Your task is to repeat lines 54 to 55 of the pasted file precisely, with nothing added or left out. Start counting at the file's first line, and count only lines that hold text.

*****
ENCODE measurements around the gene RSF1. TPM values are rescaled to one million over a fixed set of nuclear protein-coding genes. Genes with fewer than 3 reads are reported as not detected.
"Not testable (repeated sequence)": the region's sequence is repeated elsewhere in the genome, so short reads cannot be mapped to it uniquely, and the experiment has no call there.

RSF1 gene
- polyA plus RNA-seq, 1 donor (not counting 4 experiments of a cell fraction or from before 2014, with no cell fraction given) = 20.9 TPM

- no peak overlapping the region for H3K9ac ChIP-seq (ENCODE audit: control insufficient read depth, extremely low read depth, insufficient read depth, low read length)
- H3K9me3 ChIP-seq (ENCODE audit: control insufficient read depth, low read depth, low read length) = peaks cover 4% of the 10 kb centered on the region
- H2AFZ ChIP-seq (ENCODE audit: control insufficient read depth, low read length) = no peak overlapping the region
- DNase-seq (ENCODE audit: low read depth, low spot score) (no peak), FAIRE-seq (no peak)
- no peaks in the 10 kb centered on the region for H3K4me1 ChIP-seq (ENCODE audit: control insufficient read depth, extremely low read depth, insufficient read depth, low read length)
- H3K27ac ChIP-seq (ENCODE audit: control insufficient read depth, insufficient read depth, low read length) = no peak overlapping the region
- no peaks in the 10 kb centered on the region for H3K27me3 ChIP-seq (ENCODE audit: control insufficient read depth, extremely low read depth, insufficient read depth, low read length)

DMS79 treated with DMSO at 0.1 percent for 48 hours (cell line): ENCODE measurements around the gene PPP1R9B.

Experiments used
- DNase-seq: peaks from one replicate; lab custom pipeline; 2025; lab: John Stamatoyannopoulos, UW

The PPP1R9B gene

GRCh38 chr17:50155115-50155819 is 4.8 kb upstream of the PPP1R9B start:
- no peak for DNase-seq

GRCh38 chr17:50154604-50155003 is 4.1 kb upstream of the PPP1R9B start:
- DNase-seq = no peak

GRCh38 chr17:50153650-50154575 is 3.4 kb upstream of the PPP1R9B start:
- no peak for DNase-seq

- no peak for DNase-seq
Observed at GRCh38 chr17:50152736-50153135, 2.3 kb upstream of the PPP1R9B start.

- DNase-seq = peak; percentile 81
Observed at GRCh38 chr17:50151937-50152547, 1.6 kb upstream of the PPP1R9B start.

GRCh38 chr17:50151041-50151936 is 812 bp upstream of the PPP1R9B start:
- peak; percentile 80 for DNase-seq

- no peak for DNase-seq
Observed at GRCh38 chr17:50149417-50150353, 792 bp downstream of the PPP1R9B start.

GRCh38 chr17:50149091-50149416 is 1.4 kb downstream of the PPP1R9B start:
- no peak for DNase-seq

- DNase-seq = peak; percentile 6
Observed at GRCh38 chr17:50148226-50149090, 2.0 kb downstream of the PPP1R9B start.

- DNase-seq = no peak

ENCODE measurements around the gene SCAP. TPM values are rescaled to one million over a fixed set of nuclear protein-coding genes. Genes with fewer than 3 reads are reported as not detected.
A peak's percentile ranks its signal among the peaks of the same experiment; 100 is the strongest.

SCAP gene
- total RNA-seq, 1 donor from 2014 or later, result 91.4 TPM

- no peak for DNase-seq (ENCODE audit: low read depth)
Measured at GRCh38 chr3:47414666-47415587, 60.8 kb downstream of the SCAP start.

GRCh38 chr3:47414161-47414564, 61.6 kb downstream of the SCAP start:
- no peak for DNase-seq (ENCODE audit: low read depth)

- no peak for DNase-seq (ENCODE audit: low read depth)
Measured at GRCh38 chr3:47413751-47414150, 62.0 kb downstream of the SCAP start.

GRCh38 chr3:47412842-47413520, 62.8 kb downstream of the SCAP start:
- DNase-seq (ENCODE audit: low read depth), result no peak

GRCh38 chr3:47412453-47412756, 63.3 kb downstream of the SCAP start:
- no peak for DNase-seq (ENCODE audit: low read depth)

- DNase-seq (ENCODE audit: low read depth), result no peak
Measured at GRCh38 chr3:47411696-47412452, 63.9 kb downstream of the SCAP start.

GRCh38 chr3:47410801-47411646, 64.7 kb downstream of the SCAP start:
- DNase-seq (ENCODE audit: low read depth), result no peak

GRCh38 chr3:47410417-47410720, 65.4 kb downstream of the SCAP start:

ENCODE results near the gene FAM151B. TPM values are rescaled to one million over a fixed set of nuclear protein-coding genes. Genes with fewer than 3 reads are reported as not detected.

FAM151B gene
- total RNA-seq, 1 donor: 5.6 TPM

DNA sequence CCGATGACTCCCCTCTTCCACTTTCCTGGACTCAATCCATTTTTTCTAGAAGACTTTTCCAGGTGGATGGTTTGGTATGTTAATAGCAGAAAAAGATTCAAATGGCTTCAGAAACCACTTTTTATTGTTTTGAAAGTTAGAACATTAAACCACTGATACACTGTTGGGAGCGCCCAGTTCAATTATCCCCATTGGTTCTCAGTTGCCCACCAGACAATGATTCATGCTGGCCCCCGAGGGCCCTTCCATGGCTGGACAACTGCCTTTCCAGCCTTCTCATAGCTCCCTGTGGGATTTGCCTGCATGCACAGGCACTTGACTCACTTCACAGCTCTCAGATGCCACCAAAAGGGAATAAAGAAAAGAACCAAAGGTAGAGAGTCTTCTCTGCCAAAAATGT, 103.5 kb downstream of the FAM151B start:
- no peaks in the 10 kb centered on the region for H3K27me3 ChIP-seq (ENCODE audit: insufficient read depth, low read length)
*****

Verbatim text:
ENCODE results near the gene FAM151B. TPM values are rescaled to one million over a fixed set of nuclear protein-coding genes. Genes with fewer than 3 reads are reported as not detected.

FAM151B gene